Since 2014 Courtney Williams has organized grassroots initiatives to introduce and get cyclists of color included in the outreach efforts of the mainstream New York City cycling scene. Williams formalized her dedication to creating an environment of equitable access to cycling’s transportation, health, and economic benefits in late 2016 when she launched her cycling advocacy consulting project, The Brown Bike Girl.
Williams’ love of cycling has manifested as a bike group organizer, inclusion & equity educator for cycling and sports organizations, bike skills trainer – including mentoring 12 other group ride leaders, and proudly serving as coordinator of the only annual bike tour that celebrates a New York neighborhood of color. She has also been committed to ensuring that monthly bike ride opportunities take place that elevate awareness of the social experiences of people of color on bikes and in other public spaces.
Williams believes that all of people who ride bikes in New York should be able to access the same level of ease, infrastructure, and protection while biking regardless of their address and ethnicity, and seeks to motivate local government and bicycle advocacy organizations to act with integrity regarding their claims and mission statements to work on behalf of “all cyclists.”
How would you describe your mission?
On a daily basis I issue public comment, encourage, elevate and facilitate conversations around the racial and economic equity of proposed cycling initiatives.
During the COVID-19 crisis – particularly during Bike Month – my goal is to help keep cyclists’ spirits up by producing virtual social programming that demonstrates it is possible to celebrate their love of cycling in ways that are socially responsible and will continue to help New York “flatten the curve.”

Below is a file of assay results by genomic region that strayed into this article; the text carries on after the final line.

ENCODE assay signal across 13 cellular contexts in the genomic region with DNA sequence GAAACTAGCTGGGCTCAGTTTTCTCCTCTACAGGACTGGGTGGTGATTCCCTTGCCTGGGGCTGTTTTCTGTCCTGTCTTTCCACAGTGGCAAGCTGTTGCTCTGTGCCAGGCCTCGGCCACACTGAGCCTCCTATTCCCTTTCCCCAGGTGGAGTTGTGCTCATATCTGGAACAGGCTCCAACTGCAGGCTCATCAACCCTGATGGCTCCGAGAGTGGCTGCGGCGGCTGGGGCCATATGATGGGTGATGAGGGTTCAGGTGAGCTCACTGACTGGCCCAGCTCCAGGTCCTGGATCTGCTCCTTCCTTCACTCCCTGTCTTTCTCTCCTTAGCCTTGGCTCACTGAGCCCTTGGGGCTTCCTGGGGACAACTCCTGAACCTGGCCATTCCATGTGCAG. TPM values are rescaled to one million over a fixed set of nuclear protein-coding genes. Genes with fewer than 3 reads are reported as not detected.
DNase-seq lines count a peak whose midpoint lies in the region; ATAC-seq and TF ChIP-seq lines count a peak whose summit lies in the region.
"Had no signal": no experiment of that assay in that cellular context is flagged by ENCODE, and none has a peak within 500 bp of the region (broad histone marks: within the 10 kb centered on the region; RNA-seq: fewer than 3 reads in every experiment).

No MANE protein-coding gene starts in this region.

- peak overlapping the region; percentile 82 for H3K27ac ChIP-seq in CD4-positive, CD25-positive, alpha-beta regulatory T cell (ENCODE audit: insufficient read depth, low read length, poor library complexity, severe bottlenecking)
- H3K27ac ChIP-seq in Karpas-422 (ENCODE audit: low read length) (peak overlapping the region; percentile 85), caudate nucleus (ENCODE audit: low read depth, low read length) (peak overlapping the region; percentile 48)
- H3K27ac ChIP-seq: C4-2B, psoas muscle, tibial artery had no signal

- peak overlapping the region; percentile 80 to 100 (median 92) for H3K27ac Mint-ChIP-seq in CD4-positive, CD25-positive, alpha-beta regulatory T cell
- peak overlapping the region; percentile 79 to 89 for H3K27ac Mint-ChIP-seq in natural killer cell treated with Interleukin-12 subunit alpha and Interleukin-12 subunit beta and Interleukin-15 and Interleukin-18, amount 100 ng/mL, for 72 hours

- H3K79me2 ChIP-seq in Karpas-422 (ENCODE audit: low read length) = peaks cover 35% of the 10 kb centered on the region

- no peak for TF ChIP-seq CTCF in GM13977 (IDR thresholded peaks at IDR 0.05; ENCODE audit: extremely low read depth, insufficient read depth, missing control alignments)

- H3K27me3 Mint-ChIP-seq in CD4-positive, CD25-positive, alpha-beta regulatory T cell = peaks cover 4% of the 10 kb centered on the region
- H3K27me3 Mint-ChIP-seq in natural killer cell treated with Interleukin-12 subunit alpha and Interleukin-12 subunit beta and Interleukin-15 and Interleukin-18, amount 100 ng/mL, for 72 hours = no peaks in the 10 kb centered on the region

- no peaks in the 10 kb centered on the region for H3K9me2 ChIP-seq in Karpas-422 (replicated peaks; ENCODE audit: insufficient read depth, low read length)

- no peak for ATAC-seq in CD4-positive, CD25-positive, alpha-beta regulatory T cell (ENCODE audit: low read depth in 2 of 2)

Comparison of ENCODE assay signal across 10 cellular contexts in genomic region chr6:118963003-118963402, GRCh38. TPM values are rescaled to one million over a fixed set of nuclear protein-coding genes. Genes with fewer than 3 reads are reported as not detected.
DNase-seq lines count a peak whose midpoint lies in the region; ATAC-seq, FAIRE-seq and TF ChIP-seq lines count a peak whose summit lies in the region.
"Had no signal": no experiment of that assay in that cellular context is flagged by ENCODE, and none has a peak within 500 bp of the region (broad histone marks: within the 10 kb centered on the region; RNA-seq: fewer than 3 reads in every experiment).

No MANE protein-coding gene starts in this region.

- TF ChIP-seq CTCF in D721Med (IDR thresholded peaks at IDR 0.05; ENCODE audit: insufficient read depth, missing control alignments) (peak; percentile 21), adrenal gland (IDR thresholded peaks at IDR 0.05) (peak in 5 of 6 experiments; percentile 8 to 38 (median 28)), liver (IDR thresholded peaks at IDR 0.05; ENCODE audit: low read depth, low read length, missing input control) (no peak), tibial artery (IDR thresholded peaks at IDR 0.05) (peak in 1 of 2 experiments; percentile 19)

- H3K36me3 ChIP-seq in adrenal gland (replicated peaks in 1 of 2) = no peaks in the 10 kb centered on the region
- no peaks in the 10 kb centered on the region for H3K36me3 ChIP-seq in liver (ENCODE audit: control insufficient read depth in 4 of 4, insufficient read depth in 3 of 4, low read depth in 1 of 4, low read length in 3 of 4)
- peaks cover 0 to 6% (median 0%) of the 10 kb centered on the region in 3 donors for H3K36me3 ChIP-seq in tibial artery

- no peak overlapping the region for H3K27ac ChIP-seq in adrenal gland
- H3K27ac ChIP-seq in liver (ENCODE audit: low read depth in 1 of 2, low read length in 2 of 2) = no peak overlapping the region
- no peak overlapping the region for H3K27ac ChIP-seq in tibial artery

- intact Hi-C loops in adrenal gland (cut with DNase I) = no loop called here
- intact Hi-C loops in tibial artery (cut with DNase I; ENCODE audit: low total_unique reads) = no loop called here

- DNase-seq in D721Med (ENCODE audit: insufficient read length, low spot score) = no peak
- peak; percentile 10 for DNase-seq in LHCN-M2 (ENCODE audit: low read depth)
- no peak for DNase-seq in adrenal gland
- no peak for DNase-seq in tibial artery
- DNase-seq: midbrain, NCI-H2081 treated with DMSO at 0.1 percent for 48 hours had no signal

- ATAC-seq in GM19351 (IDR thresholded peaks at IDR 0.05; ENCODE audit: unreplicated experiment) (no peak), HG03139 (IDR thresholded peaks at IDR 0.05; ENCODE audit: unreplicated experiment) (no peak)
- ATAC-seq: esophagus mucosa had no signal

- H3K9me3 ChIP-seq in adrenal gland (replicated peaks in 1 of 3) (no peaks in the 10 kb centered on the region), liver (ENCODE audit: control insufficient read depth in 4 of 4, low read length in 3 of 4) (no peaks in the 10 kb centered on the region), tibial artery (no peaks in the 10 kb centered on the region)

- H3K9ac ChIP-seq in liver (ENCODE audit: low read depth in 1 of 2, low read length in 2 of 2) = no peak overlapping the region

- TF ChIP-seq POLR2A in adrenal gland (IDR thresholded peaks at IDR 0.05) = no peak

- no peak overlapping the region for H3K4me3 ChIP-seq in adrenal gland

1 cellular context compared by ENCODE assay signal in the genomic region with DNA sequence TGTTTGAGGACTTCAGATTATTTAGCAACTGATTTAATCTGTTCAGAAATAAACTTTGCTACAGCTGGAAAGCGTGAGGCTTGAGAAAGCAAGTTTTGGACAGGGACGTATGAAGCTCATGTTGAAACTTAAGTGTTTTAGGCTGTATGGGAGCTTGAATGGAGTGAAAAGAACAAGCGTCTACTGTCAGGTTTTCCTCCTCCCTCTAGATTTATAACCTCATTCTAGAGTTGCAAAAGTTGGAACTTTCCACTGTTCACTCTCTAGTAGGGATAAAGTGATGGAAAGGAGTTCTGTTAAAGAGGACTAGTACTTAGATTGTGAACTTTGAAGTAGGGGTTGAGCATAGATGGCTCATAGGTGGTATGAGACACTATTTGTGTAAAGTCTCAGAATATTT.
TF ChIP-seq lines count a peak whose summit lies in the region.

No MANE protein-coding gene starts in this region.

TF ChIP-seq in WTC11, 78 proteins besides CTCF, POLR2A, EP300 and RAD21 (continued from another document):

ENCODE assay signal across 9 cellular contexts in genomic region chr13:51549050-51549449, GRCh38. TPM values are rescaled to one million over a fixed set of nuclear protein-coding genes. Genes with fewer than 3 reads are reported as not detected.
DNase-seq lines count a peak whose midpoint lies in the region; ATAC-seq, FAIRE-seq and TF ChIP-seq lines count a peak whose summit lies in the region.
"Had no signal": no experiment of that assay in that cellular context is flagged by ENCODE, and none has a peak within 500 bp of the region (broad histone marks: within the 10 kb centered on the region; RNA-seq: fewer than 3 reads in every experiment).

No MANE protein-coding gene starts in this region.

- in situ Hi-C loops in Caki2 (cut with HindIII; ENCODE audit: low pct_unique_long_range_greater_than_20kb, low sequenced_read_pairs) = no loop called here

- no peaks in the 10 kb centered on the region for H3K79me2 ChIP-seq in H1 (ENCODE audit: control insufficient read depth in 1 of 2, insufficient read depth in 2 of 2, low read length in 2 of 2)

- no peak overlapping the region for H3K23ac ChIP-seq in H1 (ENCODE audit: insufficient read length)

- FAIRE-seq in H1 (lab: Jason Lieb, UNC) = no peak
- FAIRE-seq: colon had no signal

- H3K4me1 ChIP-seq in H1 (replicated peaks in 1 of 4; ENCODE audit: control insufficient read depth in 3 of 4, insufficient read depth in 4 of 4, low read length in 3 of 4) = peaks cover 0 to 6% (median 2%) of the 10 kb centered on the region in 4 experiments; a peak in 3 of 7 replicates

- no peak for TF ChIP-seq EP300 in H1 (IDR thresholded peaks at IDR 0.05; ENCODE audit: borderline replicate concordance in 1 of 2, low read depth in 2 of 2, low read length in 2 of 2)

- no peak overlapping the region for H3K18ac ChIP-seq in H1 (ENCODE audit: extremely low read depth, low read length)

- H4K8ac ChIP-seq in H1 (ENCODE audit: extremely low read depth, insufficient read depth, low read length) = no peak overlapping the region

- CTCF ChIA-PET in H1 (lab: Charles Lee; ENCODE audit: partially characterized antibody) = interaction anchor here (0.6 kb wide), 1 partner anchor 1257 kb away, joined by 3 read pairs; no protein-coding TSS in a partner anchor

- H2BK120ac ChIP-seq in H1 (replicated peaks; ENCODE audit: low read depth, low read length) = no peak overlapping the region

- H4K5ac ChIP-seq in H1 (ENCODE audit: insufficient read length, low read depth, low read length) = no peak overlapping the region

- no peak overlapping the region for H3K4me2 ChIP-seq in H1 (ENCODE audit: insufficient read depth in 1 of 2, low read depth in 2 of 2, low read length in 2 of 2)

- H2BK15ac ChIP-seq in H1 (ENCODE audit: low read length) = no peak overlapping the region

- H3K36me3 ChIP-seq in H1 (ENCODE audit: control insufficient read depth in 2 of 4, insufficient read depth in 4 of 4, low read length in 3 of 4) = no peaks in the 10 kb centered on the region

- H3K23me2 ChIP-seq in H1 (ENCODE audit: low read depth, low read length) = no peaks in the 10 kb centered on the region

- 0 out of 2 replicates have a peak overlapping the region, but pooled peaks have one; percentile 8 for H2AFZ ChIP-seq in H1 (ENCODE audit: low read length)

I will advocate that our public transportation agencies fund comprehensive bicycling education for NYC’s adult cyclists for the sake of creating more responsible and empowered cyclists, thereby increasing the chances of sustaining the surge in functional bike ridership that has resulted from COVID-19 crisis.
What are the obstacles and challenges you are facing in your city?
Pre Corona: During 2019 NYC faced an unexplained spike in the amount of automotive-involved cyclist deaths. Many of the deaths involved distracted drivers, trucks, and cyclists attempting to operate amidst hostile street design. This spike was a main challenge, on top of frequent reports of law enforcement.
The disproportionate traffic violation enforcement upon working cyclists (such as food delivery) population of primarily older male immigrants, as well as on Black and Latino men has been an ongoing issue.
In Corona: Messaging and direction about how cyclists should conduct themselves regarding the transmission of COVID has been absent from traditional authorities in transportation, health, and cycling advocacy. Though I am not a medical authority, I am not afraid to facilitate conversations on options and sensibilities about protecting yourself and others from transmission and duress.
What are the next steps now that you are the bicycle mayor?
By the full first week of May I will be releasing a schedule of virtual social events for Bike Month and endeavoring to keep the community abreast of volunteer bike opportunities to support each other and make essential trips.